As for "better than nothing for non-technical people", that's pretty much asinine. That's like saying "someone can't operate the key, so we'll leave this side door open."
    Reply
  • dgingeri
    15852434 said:
    I use to have constant WiFi issues, one day i went out and got the best router i could, still had issues. Calling them for support was hell, 45 minutes on the phone just to be told "Sorry sir but there's nothing wrong with our router, your internet is down".

    I found out that my cable/internet company provides a free router, they hooked it up..............no issues since. Heck they just gave me a free AC router that can be controlled from internet.

    I will not be buying any more routers.

    Did you know the ISP free routers have a back door for support purposes. They couldn't support them if they didn't have that back door. The big problem with that is that every support person, and former support person, for that company knows that back door. A vengeful or malicious former employee could easily hack into any customer's router and insert tracking software or "listen in" on the internet traffic, capturing all your passwords. They also have other massive security holes. ISPs patch their router firmware for bugs or security holes even less often than home router manufacturers. They aren't safe.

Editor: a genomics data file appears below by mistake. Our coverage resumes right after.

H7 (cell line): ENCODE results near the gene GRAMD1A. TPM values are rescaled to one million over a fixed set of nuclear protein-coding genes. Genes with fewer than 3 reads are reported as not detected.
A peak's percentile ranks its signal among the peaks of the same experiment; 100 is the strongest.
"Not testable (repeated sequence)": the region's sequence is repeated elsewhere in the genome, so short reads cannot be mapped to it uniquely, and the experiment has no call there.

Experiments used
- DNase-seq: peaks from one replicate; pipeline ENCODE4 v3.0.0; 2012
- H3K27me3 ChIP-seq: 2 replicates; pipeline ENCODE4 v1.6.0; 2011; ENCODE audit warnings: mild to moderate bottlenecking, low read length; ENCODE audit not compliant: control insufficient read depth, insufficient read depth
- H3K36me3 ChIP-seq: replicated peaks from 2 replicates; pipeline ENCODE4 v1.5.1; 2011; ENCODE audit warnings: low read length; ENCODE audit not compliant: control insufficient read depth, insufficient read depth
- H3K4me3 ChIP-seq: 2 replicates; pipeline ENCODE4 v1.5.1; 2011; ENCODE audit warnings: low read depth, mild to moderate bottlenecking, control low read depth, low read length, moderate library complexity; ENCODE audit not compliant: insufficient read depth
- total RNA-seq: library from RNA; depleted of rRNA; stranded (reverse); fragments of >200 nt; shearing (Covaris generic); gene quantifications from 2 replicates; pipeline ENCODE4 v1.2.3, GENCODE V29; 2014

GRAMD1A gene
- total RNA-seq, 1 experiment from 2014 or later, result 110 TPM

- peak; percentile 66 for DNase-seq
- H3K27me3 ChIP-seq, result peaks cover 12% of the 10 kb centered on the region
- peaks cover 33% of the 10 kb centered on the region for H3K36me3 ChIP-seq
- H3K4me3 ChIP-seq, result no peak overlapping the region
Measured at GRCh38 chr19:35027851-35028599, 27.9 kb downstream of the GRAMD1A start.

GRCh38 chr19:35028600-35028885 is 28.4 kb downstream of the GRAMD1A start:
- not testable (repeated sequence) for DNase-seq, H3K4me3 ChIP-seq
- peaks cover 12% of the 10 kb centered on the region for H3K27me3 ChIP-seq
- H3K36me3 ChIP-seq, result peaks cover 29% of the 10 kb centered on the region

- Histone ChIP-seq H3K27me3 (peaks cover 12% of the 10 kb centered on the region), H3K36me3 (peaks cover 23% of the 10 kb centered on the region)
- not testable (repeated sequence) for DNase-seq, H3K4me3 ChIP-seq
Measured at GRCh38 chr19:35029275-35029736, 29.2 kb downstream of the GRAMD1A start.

Reply
  • liquidpower
    this is the most important part of the Client how could you not included it?
    In "How we tested" you didn't specify what kind of wi-fi hardware the test clients had. Was it PCIe or USB network adapter? What kind of MIMO setup, e.g. 3x3 or 2x2?
    Reply
  • bikeracer4487
    So in the "Performance without Encryption" section, in the very first test you test how long it takes to copy a 2GB folder, with the results measured in seconds. The AC66U wins with the lowest time, and the R6300 having the SLOWEST time...and yet you wrote this: "The exception is the R6300, which takes a 10% to 20% jump. This is a strong enough leap to propel it into first place in our test. Could it be that the R6300 is in fact a far more capable speedster being held back by encryption processing? Or is it just luck and variable ambient test conditions?"
    Reply